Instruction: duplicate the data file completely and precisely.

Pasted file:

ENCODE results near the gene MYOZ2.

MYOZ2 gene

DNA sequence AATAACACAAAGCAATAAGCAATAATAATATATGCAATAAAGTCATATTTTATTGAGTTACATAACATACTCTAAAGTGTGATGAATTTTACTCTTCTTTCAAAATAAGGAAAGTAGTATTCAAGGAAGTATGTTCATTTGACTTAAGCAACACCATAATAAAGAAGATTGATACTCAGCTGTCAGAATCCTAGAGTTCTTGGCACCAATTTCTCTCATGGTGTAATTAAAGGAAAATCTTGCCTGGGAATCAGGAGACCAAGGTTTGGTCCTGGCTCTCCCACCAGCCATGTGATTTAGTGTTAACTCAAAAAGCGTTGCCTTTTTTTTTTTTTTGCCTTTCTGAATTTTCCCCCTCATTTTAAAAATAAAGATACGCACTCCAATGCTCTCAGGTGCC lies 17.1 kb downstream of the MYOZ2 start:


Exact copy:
ENCODE results near the gene MYOZ2.

MYOZ2 gene

DNA sequence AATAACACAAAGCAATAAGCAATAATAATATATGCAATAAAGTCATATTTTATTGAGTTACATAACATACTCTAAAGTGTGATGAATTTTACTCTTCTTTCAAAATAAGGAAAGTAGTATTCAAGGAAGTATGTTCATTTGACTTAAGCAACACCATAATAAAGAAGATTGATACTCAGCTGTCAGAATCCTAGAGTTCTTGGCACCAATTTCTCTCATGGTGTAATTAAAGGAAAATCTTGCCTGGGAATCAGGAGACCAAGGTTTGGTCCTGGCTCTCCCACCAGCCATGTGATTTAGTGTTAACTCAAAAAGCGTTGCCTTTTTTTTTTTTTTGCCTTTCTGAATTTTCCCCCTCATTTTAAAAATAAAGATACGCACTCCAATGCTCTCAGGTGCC lies 17.1 kb downstream of the MYOZ2 start: